Not every agreement to marry will result in a marriage.

Statutory Position

Basically under statutory law an agreement to marry is said to exist under common law when parties decide to get married and act in a manner that shows their intention to marry.   Under common law, agreements to marry amounted to contracts that were legally enforceable provided it could be shown that the parties involved intended to enter into a legal relationship so that a party who withdrew from such an agreement without any legal justification could be sued for breach of contract and the injured parties could claim damages.

Being essentially a contractual relationship, all the usual contractual requirements must apply i.e. requirements as to capacity to enter into that contract, consent, intention to create legal relations etc.  All these must be met before one can allege that there has been a breach of that contract.

Shaw v. Shaw (1954) 2 Q 3

The Plaintiff had cohabited with a man she regarded as a husband for 14 years and they lived together as husband and wife and at one point even celebrated their marriage.  Upon his death, the plaintiff discovered that for 10 years of their marriage the man had been married to another woman who died 2 years before him and that it was therefore in those two years that he had capacity to marry the plaintiff. i.e. he was only single for 2 years of their cohabitation and only in those 2 years that he should have been legally been married to her.  She sued in the States for breach of warranty and that warranty was that he was single and had capacity to marry and he had therefore breached his promise to marry her.  The court awarded her damages for breach of that warranty.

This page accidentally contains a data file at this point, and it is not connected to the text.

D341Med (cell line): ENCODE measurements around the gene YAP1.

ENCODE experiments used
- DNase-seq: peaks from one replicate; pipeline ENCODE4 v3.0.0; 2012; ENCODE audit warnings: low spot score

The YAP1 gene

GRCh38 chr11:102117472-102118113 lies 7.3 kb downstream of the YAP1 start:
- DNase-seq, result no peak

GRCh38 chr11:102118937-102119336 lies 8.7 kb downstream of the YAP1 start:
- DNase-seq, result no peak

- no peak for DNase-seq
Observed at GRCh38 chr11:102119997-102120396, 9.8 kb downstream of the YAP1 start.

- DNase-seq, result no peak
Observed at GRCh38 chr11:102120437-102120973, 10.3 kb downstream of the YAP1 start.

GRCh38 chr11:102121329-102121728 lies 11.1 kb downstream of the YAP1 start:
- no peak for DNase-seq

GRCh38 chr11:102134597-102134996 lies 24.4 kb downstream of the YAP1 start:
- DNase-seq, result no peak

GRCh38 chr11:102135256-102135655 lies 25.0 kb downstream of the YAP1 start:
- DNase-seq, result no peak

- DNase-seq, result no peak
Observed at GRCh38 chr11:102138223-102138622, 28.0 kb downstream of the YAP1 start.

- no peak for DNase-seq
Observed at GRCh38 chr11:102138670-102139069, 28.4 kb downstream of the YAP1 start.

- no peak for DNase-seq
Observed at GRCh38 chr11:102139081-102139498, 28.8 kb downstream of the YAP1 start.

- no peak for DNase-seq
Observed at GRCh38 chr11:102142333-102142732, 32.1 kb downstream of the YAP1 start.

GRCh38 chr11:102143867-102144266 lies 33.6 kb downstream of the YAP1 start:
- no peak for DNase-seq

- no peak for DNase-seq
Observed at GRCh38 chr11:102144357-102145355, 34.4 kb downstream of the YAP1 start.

Other than general damages, when there is a breach of agreement to marry under common law normally gifts given in contemplation of that marriage will also be required to be returned by the guilty party.

Cohen v. Seller (1926) 1 K.B. 536

The gift in question was a diamond engagement ring that had been given to the lady and the issue was whether she should return the ring when the engagement was broken and it was held that if it was the man who was guilty, or responsible for the breach, then he could not demand the return of the engagement ring but if it was the woman who had refused to fulfill the conditions of the agreement then she was required to fulfill the conditions of the ring.  It was found that it was the man who had refused to carry out his promise and the woman was awarded general damages and the lady allowed to keep the engagement ring.

Larok v. Obwoga (Ugandan Case)

The lady who was the Respondent and the Appellant were friends when the lady was a pupil at college she became pregnant and as a result was expelled from the college.  The man then wrote to the lady promising to marry her by the end of April. This was in 1968.  In October he again wrote to the lady indicating that he was no longer keen to marry her.  The lady then went to court and sued for breach of promise to marry and the lower court held that the man had committed a breach of the promise and awarded the lady 2000 as damages.  The court based its computation on two grounds that the chances of getting married had been impaired and secondly the injury posed to her feelings.  The man appealed but his appeal was dismissed and the sum of 2000 shillings was to be paid.
In England this action of breach of promise to marry is no longer recognized.  It was abolished in 1970 by the Law Reform Miscellaneous Provisions)Act UK (1970)  the act abolished actions of breach of promise to marry but in Kenya it was not  and still applies in Kenya via the Judicature Act.